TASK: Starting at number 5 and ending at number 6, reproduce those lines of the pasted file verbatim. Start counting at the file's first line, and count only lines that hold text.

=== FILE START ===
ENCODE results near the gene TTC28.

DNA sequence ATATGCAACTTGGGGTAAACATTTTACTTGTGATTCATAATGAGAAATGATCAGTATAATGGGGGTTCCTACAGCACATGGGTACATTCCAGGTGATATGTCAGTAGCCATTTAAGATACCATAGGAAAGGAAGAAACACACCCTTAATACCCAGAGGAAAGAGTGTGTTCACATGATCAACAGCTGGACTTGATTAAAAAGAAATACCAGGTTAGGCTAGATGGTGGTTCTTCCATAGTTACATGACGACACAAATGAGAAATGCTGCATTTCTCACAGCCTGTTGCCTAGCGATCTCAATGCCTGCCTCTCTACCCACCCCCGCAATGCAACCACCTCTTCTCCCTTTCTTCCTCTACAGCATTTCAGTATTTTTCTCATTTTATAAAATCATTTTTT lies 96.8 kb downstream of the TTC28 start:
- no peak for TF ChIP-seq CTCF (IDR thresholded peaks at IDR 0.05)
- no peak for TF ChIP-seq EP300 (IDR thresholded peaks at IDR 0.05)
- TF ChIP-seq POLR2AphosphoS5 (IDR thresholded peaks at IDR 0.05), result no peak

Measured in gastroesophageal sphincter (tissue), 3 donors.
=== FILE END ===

- TF ChIP-seq POLR2AphosphoS5 (IDR thresholded peaks at IDR 0.05), result no peak

Measured in gastroesophageal sphincter (tissue), 3 donors.